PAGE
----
Published on Wednesday, 30 November -0001 00:00
It's been nearly a decade since we welcomed a new baby into our house. I'd forgotten how topsy-turvy life becomes with late night feedings, the baby crying, poo and pee in unlikely places and, of course, sleep deprivation.
After four kids and two decades on the job as parent, I've decided having a baby in the house is akin to a stand-up comedy routine; it involves a lot of improvisation and thinking on your feet. A new baby will take your ordinary and organized adult life and turn it into an unpredictable and rather messy affair.
In the last few days, our new baby (we named her Gertrude) has reminded us of this. Like all babies, she is cute, cuddly and hasn't yet learned to sleep through the night. Unlike our other babies, she won't enter kindergarten in five years. Gertrude is a kitten.
My husband and I decided to surprise our youngest son with the tiny feline as a gift for his ninth birthday. We rationally discussed the logic of a kitten and what it would bring to our lives. We explored specifics, so we'd recognize the perfect one when the time came.
"It has to have short hair," my husband said. He made a sweeping motion with his hand, gesturing toward the dog hairs (courtesy of our yellow lab) permeating every crack, crevice, flat surface and piece of furniture within our house. I understood his logic.
We've been cat owners before. The one female we had was painfully shy and much too timid. The male cats we've known possessed bolder personalities and were less likely to be afraid of living with a large yellow Labrador retriever. We reasoned a male cat would be best for our household.
"Gray would be a nice color, or calico," my husband continued. "We don't want a black cat."
I nodded in agreement, thinking about how all our furniture is light brown. Black cat hairs would stand out like a beacon.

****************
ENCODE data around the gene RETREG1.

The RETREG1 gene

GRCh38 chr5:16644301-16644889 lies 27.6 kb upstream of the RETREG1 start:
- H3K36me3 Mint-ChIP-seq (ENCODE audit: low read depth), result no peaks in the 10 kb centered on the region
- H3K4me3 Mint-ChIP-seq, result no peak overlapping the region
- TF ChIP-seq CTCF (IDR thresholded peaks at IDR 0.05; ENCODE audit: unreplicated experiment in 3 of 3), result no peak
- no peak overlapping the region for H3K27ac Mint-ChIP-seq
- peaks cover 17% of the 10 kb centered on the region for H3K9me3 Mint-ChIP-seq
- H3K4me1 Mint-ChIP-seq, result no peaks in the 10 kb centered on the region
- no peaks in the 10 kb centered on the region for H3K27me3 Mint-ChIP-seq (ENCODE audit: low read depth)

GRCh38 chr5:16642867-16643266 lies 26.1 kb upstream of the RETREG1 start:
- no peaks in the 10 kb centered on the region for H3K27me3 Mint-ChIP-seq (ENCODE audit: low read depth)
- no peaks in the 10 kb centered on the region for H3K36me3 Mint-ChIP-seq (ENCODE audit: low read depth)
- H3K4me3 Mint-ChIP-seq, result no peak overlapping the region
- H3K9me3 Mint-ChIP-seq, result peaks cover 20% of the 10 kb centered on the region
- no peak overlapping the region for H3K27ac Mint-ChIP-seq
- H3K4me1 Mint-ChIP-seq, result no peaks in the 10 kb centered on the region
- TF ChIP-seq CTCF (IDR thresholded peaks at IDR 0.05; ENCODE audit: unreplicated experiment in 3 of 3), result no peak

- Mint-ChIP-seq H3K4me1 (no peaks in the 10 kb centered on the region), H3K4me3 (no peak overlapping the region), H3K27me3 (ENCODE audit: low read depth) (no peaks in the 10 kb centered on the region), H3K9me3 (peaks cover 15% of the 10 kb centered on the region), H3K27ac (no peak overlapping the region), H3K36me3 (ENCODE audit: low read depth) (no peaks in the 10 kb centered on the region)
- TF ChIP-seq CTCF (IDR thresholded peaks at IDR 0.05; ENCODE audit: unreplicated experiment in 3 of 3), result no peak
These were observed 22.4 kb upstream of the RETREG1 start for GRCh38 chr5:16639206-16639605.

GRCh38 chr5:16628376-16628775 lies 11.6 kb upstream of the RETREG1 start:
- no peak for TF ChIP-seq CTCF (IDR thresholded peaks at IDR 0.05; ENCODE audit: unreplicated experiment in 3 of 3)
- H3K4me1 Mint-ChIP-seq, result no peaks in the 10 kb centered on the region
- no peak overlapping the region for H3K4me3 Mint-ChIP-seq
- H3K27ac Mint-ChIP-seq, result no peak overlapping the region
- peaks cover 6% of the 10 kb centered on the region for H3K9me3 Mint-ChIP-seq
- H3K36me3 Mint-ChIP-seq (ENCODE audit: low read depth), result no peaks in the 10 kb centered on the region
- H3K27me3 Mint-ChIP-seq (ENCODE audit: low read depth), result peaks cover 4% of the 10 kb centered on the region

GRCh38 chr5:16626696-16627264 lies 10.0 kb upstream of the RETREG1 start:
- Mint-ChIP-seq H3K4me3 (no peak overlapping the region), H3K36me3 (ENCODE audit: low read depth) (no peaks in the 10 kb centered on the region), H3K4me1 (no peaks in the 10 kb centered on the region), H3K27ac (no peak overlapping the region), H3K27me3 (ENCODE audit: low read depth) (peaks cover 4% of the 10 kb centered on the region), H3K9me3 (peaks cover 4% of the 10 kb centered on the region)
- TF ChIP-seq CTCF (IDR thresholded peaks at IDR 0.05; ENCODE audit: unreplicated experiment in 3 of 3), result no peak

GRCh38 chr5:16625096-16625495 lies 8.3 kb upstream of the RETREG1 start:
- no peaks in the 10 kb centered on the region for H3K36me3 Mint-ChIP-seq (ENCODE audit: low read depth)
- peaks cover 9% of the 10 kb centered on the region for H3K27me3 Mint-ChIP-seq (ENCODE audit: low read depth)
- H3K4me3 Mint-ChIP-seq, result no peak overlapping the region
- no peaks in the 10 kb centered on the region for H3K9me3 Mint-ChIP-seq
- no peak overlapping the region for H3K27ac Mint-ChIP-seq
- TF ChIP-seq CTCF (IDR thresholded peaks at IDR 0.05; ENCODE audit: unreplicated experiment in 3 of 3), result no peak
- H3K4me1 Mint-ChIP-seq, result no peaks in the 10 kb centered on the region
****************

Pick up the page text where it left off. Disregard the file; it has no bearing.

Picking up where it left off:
And so it went, until we had a specific recipe for a new kitten down pat. Written in ink (blue, not black). The permanent kind.
The next day I made a trip to the animal shelter, to take a preliminary look at the kittens. I brought along a box Ð with blanket and lid Ð just in case. You know.
I don't need to tell you how this turned out. I already let the cat out of the bag about our new kitten's name. You don't have to be a veterinarial linguist (yeah, I made that up) to realize Gertrude is clearly not male.
I don't need to add that one of the kittens available for adoption Ð crying in her cage, begging to be taken out and held (and not the least bit timid) Ð had fluffy, medium length fur that just happened to be... well... black.
When I lifted her in my arms, she nuzzled into my sweater and it was love at first purr (for me at least). After a quick call to confer with my husband about the slight discrepancies between the kitten we were looking for and the kitten I'd found, I went out to my car to get the box.
Gertrude is not what we planned. In fact, in some ways, she is exactly the opposite. Life can be like that: the more you grapple for control, the more unpredictable it becomes.
I learned this the hard way. When I was expecting my first child, I remembered Ð as an eldest child myself Ð always wanting an older brother. So, I hoped for a boy; I got a girl. Once I had a daughter, I longed to give her a sister. Instead I delivered three (consecutive) brothers.
One could say I never got what I wanted. Truth is, I got exactly what was right. I can't imagine wanting anything different now.
To make a short story long, our family has a new black kitten named Gertrude. She's nothing like we envisioned, but that's okay because in lots of ways she's even better. After years and years of practice, I think I've finally realized that's what life and family (and improv) are all about.
Jill Pertler is a syndicated columnist and author of "The Do-It-Yourselfer's Guide to Self-Syndication." E-mail her at
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